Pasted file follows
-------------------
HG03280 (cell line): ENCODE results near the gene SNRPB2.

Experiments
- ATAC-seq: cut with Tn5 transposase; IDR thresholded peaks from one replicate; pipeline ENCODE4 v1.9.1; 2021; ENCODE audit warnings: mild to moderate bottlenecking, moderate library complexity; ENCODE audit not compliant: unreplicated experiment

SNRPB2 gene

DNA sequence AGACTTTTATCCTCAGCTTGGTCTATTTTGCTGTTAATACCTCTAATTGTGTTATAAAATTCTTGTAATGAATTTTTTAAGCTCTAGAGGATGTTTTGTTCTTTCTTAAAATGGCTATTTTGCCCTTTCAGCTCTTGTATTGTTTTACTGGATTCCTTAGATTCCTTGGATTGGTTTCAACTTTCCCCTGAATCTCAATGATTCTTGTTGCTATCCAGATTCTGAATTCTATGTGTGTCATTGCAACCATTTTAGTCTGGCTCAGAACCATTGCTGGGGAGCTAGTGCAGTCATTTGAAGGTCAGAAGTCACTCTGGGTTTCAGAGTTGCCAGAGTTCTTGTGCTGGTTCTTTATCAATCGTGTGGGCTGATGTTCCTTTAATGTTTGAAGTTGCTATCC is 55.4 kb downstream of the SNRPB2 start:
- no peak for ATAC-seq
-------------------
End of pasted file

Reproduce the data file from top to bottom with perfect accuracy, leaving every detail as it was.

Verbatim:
HG03280 (cell line): ENCODE results near the gene SNRPB2.

Experiments
- ATAC-seq: cut with Tn5 transposase; IDR thresholded peaks from one replicate; pipeline ENCODE4 v1.9.1; 2021; ENCODE audit warnings: mild to moderate bottlenecking, moderate library complexity; ENCODE audit not compliant: unreplicated experiment

SNRPB2 gene

DNA sequence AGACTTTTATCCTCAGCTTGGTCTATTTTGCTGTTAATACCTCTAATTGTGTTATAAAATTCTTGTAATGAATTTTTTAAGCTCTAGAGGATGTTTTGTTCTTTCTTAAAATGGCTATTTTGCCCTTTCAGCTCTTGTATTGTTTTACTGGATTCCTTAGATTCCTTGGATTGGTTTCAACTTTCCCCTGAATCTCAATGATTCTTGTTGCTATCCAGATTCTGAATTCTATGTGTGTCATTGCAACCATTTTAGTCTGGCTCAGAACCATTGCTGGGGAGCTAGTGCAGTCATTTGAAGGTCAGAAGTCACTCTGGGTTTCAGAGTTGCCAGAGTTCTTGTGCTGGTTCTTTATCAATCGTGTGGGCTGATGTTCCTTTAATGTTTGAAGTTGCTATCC is 55.4 kb downstream of the SNRPB2 start:
- no peak for ATAC-seq